Following the Annual Academic Meeting of the Plantin Institute of Typography at the Museum Plantin-Moretus Antwerp on Saturday 30 September 2017, the opening of the exhibition In de sporen van Plantin (‘In the footsteps of Plantin’) will take place. At this expo the 2017 laureates of the courses Expert class Book design (EcBd) and Expert class Type design (EcTd) present their projects. In case of the EcTd this is supplemented with a selection of work from two 2016 laureates, which has been made after the student’s graduation and that is based on the projects started during the course’s last year.
An important aspect of the EcTd course is the direct exchange of knowledge and experience between the students. This exchange is stimulated by a type-revival project, on which the students have to work together. The revival is always based on unique historical material from the renowned collection of the Museum Plantin-Moretus. This year the students selected the Gros Canon Romain attributed to Claude Garamont (ca.1510–1561) and cut before 1549, and its adaptation commissioned by Plantin named Moyen Canon Romain from 1570. For the latter Hendrik van den Keere (ca.1540–1580) shortened the ascenders and descenders: this way the type could be cast in a mould for a shorter body size. The image (from my dissertation) below shows historical foundry type of the Moyen Canon Romain (cast with ﬁxed registers of the mould) on top and the Gros Canon Romain as cast in 1959 (without ﬁxed widths).
I enjoyed this year’s choice especially because the Gros and Moyen Canon Romain played an important role in my research into Renaissance type-production standardization, as one can read in my dissertation (for the record: I did not inﬂuence the student’s choice in any way). The variable lengths of the ascenders and descenders make the Gros/Moyen combination a variable font avant la lettre. Whether the Moyen Canon Romain can be seen as a precursor of the ‘Goût Hollandais’ is open for discussion (as we did during the course). After all, the Dutch type from the Baroque combined an enlargement of the x-height with an additional condensing of the letter forms, which is in line with the space-hierarchy rules (less space within the letters makes less space between words and lines possible). It will not come as a surprise that the students made a variable font for the GrosMoyen, as they baptized their digital revival. This font also contains an axis for the ink squashes.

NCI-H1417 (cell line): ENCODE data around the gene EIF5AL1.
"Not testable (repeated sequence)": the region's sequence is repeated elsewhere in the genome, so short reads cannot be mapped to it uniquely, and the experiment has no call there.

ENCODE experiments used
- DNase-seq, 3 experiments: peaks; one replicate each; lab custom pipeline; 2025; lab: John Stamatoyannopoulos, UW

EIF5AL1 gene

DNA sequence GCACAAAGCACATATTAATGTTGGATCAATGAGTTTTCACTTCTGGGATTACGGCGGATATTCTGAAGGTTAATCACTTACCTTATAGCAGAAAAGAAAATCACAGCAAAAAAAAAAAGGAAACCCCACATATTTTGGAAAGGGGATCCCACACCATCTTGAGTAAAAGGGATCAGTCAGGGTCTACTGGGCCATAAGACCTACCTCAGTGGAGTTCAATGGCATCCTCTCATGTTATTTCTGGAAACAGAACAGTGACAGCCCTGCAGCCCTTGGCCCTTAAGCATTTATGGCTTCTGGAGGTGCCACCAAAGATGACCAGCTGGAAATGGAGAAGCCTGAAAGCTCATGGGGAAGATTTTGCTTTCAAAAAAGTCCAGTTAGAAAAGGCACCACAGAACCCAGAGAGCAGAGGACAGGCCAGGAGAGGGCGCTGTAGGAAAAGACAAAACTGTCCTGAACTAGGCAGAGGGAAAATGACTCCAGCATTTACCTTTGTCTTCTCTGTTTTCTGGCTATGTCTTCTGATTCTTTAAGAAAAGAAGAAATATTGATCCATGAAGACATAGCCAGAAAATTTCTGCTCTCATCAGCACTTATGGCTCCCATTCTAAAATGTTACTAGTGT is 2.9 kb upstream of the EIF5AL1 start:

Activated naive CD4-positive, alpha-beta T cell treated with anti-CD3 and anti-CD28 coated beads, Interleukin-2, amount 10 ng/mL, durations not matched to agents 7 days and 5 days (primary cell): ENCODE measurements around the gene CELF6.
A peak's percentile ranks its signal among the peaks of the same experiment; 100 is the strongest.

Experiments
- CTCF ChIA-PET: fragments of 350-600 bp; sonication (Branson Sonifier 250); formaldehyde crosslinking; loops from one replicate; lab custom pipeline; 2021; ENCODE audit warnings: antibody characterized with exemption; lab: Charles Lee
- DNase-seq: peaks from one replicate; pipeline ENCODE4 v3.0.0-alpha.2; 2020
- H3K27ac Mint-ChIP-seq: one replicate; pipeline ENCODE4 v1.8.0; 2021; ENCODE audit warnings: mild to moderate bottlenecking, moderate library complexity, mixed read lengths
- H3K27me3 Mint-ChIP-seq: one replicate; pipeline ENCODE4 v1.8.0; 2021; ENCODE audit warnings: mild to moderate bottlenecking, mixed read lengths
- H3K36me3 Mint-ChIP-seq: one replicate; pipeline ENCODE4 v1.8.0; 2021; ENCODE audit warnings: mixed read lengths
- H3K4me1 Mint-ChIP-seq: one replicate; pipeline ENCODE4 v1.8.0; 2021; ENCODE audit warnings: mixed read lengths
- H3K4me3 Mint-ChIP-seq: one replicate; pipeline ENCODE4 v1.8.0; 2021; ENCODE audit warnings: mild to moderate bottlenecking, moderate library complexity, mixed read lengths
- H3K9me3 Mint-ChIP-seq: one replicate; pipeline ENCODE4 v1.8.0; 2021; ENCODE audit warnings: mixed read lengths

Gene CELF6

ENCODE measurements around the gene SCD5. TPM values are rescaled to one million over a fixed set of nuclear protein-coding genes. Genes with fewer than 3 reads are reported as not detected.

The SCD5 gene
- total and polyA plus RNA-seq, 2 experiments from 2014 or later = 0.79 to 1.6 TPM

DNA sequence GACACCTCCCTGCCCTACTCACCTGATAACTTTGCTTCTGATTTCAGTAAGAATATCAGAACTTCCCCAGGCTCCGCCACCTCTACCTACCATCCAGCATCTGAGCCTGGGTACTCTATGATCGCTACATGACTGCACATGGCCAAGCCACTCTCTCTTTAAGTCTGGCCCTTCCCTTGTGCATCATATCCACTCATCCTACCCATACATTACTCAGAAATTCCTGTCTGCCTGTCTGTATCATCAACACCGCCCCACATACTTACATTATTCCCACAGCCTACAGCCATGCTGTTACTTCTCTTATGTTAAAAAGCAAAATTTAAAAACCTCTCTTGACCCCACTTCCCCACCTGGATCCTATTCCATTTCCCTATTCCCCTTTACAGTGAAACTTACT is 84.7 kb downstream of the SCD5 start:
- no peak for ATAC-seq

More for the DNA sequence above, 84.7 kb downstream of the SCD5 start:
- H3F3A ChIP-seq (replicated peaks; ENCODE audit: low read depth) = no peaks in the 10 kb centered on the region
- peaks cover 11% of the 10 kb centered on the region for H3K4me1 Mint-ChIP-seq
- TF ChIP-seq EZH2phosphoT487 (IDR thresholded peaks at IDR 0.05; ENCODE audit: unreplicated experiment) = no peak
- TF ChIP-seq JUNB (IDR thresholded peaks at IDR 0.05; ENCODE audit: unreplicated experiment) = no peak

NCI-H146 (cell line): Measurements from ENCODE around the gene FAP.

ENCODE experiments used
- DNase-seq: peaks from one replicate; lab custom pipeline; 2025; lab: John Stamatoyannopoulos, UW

Besides taking part in the revival project, each student has to design a new typeface personally, whether completely from scratch or being a revival that is, for example, also based on material from the museum’s collection (this is not mandatory). At the exhibition a variety of projects can be seen, which includes a revival based on historical material from the punchcutter Ameet Tavernier (1522–1570), experiments with a color font on the basis of the Gros Parangon cut by François Guyot (†1570) around 1544, a revival based on William Addison Dwiggins’ Tippecanoe type from 1942, and everything in between.
I would like to emphasize here that the exhibition would not be possible without the very generous sponsoring by Agfa Graphics. This is already the sixth time that Agfa Graphics provides high-quality prints on Forex A0 panels, together with the nice cardboard-based installations for the Expert class Book design presentations!
In de sporen van Plantin runs in the Museum Plantin-Moretus from 1 October till 26 November 2017.
However I do feel formal education can potentially stunt the proper development of one's original voice […]
In my previous work, I could see a style developing and after graduation it was essentially erased.